Your next thriller
After the Crash by Michael Bussi sold over 700,000 copies in its native France and, now published in the UK, has quickly established itself as a favourite amongst our booksellers. A three-month old girl is the sole survivor of a plane crash and two families claim she is theirs. Grand-Duc, a private investigator is hired to discover the truth and instead finds a story of deception, bribery, love, heartbreak, death, mystery and everything in between.
"Gripping from the first chapter, this has kept me guessing for most of the day. It's been a while since I've raced through an entire thriller quite so quickly."
Val, Waterstones Kings Lynn.
"After the Crash is a phenomenal novel. In fact I have gone so far as to say it is the best crime novel I have read this year so far and my goodness it is going to take a lot to beat."
- Laura, Waterstones Canterbury
Below, we're delighted to have Michael Bussi himself to introduce After the Crash.
I am a geographer who writes crime novels. I try to forget that I am a geographerwhen I am inventing a story so that I can concentrate on the plot and the characters, but then I turn back into a geographer when I’m writing. The settings are the nails on which I hang my stories but they need to be strong!
The central theme of After the Crash is a quest for identity. That of my heroine, Dragonfly, but also those people she meets who project their love, their jealousy, their desire for vengeance on to her. It is also a novel about society, about the clash between two backgrounds – that of a poor family from Dieppe and a family of privileged Parisians.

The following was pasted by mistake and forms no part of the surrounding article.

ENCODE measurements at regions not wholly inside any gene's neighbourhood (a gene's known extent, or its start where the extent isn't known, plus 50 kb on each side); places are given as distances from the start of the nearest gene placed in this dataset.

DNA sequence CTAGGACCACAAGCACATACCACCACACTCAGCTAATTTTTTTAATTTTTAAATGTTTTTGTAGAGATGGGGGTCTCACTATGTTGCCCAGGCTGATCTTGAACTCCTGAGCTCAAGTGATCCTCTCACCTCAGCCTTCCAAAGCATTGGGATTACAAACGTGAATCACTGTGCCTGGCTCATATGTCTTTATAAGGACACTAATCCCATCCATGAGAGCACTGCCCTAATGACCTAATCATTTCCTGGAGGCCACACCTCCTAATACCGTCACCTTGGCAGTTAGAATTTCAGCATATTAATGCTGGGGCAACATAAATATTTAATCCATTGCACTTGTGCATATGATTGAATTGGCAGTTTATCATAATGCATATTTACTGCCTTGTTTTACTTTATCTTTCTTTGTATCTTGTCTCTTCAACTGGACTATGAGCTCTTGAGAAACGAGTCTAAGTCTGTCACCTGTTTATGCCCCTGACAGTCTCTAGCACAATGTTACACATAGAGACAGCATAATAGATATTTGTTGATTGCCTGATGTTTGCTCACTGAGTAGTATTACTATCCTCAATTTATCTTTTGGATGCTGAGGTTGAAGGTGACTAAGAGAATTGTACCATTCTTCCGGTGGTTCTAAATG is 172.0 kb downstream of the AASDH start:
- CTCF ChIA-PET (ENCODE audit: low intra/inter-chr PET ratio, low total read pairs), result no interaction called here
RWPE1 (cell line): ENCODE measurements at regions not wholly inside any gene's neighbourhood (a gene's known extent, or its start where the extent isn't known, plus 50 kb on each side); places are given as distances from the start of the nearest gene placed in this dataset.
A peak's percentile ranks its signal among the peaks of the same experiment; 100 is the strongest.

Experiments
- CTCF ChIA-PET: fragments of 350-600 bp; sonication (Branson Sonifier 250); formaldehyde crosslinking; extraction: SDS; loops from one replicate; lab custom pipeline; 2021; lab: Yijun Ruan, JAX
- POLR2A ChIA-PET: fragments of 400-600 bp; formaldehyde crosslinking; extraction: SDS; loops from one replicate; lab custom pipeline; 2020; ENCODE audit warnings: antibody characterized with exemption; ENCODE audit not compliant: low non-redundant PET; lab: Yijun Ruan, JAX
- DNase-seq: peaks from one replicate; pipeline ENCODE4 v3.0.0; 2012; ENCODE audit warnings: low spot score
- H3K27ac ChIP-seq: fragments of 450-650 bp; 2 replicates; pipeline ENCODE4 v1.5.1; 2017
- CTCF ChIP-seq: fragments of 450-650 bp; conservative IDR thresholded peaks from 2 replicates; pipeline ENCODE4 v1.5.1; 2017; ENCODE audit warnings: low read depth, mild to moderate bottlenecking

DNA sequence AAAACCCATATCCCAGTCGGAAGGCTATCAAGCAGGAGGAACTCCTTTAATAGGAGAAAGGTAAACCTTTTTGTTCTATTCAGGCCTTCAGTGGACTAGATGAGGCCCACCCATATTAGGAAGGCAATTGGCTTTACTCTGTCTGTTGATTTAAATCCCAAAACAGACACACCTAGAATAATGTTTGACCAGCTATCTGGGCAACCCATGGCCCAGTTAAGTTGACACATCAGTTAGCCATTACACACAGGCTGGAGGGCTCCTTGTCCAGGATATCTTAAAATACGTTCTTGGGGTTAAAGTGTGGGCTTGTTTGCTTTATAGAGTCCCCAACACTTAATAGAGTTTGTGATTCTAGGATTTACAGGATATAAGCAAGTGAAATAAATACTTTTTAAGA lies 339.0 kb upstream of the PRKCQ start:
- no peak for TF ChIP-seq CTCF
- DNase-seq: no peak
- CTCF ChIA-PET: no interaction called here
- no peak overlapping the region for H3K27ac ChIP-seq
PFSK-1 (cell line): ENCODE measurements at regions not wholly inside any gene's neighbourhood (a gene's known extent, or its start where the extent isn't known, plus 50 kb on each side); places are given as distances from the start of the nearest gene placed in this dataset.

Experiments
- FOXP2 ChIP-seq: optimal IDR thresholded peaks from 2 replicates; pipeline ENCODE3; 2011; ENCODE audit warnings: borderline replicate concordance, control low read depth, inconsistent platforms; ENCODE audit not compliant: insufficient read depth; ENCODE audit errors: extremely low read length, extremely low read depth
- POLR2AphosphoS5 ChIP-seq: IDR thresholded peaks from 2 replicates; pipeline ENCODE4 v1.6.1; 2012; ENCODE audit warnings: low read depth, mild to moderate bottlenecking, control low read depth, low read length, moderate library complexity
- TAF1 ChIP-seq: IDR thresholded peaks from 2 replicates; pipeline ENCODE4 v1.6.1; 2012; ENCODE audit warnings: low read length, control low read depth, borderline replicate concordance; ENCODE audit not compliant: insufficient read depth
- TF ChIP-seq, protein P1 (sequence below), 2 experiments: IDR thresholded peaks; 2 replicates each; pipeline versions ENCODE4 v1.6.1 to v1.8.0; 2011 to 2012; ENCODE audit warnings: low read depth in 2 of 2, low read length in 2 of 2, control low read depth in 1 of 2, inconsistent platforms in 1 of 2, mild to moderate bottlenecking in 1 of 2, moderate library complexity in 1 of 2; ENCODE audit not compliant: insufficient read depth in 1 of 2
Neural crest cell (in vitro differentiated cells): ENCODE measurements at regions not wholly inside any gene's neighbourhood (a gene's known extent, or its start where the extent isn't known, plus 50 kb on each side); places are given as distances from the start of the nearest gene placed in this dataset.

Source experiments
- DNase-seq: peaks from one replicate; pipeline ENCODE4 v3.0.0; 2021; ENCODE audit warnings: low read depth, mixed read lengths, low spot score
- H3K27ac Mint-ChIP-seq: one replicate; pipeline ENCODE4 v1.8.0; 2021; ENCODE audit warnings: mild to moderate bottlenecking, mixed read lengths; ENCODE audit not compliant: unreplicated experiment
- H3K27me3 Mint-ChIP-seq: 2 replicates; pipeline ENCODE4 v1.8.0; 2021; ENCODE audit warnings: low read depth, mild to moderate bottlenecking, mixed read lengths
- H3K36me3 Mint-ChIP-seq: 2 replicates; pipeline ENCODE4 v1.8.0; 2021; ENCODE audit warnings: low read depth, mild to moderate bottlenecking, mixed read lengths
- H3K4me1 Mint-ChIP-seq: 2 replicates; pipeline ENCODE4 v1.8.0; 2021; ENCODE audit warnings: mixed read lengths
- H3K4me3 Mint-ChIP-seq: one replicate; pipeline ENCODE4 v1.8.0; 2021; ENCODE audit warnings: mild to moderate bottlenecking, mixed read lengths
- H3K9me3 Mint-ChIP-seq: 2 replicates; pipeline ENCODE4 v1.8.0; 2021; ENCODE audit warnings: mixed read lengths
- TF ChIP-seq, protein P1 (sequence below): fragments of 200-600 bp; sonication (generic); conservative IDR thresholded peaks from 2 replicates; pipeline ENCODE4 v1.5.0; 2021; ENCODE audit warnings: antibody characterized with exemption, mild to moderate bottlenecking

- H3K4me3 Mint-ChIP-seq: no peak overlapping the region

At first, I simply began with the idea of a plane crash, and a sole survivor whose identity was unknown. The novel would revolve around the fact that the survivor didn’t know who she was and that those around her would try to claim her as their own. She would find herself caught between many roles – sister, daughter… But then I had the idea of introducing an investigation that would stretch out over the years so that the truth was only discovered on the eve of her eighteenth birthday.
The novel really took off in France when it was noticed by Gerard Collard, a Parisian bookseller who often appears on French television. He enjoyed my novel very much and spoke about it on television. From that point on, the sales of the book took off and it reached the top of the bestseller charts.
I like to write novels that contain a surprise for the reader, that evoke in them an emotional response. Not just a subtle twist, but something that explodes their expectations, that makes them put down the book and think, and then think again. Something that not only makes them want to read on through the pages that follow, but also to reread what has gone before. A little like life – we are caught between nostalgia for what has passed and a desire for what lies ahead.